Submitted by the Washington Secretary of State
Registered voters throughout Washington will soon receive ballots for the upcoming Primary Election.
The Primary Election’s 18-day voting period kicks off Friday, July 17, and lasts through election day, Tuesday, Aug. 4. Ballots include a prepaid-postage envelope, so people who return their ballots via U.S. mail do not have to pay for a stamp. Voters who place their ballots in an official drop box must do so by 8 p.m. on election day. Dropbox locations may be found at VoteWA.gov.
Voters are encouraged to mail their completed ballots well before election day to ensure their ballots are returned on time. Voters should note their local mail-collection times. Ballots returned via mail must be postmarked on or before Aug. 4.
“People find voting by mail so convenient they may be tempted to put it off until the last minute. Unfortunately, ballots that are postmarked late won’t be counted,” said Assistant Secretary of State Mark Neary. “Your best bet is to mail your ballot early to make sure your vote counts and your voice is heard.”
Registered voters can log in to VoteWA.gov to access their personal voting information. There they can view their online voter guide, update their registration, locate a ballot drop box, check the status of their ballot, and more. People who want to register to vote can visit VoteWA.gov and fill out a brief form. A valid Washington state driver’s license or ID is required to register online.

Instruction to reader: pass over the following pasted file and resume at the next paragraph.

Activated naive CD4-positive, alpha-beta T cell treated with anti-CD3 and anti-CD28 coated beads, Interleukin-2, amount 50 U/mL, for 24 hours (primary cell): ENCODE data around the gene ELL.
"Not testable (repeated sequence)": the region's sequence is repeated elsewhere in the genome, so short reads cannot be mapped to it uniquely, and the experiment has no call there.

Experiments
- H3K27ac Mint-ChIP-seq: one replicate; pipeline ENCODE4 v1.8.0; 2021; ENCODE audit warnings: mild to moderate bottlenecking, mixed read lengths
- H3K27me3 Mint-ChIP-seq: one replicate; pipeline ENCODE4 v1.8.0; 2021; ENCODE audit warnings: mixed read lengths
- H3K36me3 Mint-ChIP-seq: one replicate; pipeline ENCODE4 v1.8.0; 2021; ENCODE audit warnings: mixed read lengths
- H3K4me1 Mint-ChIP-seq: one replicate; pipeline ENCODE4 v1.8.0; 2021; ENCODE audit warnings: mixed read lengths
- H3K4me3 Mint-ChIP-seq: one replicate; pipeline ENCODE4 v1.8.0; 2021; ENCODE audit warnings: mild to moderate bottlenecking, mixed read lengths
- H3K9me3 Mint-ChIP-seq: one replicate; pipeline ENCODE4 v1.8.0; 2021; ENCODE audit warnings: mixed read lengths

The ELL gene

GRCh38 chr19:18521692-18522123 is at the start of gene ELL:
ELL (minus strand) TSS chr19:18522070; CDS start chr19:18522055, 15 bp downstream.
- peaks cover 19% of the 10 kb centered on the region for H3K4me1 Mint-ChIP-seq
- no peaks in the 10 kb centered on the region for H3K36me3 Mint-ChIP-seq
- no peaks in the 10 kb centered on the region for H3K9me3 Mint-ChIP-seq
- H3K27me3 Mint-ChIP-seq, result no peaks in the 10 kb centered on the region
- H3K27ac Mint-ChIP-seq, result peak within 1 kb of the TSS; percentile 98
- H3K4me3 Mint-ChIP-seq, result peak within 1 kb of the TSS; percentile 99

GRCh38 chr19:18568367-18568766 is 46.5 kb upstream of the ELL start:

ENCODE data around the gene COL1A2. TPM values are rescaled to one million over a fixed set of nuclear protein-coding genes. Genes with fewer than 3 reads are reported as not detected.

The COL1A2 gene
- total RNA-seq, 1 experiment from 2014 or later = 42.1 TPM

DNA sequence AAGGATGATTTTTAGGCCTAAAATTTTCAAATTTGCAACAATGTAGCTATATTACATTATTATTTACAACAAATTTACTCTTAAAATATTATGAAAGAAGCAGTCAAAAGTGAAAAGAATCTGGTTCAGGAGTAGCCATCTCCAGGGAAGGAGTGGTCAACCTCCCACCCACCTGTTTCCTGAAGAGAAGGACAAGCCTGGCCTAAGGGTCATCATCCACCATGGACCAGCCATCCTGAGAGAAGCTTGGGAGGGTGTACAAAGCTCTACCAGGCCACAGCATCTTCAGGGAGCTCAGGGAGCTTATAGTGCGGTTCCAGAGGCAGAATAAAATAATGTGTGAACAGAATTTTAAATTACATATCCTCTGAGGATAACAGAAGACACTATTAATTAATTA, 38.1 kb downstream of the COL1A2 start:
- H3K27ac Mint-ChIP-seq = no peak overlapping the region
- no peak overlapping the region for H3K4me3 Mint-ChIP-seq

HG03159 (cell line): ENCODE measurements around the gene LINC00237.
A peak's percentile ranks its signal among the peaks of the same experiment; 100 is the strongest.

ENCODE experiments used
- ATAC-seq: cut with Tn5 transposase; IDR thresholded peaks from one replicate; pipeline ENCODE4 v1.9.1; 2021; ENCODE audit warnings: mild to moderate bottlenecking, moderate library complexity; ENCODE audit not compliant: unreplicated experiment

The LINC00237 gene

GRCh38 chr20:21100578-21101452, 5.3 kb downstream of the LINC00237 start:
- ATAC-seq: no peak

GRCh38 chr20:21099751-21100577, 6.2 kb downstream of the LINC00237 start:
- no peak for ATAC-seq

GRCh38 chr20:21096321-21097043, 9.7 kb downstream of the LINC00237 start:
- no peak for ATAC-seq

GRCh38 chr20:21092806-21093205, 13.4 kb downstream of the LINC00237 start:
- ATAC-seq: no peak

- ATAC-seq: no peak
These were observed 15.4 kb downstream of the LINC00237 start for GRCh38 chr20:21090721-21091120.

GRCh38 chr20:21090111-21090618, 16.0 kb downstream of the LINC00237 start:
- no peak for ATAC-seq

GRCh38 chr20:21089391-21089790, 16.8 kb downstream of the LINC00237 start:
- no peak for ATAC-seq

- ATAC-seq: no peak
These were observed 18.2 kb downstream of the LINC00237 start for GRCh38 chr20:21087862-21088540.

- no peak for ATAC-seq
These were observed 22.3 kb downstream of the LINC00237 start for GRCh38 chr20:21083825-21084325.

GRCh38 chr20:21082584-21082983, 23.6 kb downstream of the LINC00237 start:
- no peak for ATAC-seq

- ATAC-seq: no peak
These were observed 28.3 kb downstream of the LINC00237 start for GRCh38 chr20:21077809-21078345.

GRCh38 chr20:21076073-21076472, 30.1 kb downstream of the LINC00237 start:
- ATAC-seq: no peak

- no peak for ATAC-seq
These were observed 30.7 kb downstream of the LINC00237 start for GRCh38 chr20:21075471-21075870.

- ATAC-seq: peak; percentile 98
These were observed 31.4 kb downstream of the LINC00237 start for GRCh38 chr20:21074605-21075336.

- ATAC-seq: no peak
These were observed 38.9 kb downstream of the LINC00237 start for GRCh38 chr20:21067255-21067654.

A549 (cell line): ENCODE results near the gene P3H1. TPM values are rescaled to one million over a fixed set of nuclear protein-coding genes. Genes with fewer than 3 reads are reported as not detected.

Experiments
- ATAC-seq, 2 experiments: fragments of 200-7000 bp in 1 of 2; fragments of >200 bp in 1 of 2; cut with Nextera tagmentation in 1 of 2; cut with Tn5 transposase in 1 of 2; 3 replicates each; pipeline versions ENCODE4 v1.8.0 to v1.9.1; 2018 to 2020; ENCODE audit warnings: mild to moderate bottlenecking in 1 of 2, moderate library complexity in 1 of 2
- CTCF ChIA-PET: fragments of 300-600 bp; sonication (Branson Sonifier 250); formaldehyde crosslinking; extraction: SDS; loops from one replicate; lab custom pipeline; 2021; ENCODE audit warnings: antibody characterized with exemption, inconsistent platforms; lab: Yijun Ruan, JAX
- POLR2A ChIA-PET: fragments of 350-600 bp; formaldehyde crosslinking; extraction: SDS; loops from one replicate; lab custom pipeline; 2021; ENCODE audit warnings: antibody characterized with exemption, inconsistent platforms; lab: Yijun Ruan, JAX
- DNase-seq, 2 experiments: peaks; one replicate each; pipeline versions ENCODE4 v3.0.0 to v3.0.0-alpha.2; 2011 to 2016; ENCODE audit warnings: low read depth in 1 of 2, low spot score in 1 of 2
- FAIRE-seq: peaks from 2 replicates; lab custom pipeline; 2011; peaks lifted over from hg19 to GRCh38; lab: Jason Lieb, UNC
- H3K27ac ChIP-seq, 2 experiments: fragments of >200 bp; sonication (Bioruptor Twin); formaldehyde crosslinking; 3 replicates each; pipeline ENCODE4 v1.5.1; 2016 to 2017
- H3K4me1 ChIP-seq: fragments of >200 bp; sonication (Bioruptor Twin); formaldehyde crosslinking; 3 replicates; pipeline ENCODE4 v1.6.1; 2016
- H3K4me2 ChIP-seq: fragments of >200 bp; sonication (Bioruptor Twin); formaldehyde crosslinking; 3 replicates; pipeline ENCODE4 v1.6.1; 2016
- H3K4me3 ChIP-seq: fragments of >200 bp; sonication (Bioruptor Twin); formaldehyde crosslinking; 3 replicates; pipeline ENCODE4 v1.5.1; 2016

To vote in the Primary Election, registrations must be received by Monday, July 27 — eight days before election day — either online or via U.S. mail. After July 27, people can register or update their registration at their county’s elections office during business hours and until 8 p.m. Aug. 4.
More voter and election information, including county elections office locations, is available at sos.wa.gov/elections.
Washington’s Office of Secretary of State oversees a number of areas within state government, including managing state elections, registering corporations and charities, and governing the use of the state flag and state seal. The office also manages the State Archives and the State Library, documents extraordinary stories in Washington’s history through Legacy Washington, oversees the Combined Fund Drive for charitable giving by state employees, and administers the state’s Address Confidentiality Program to help protect survivors of crime.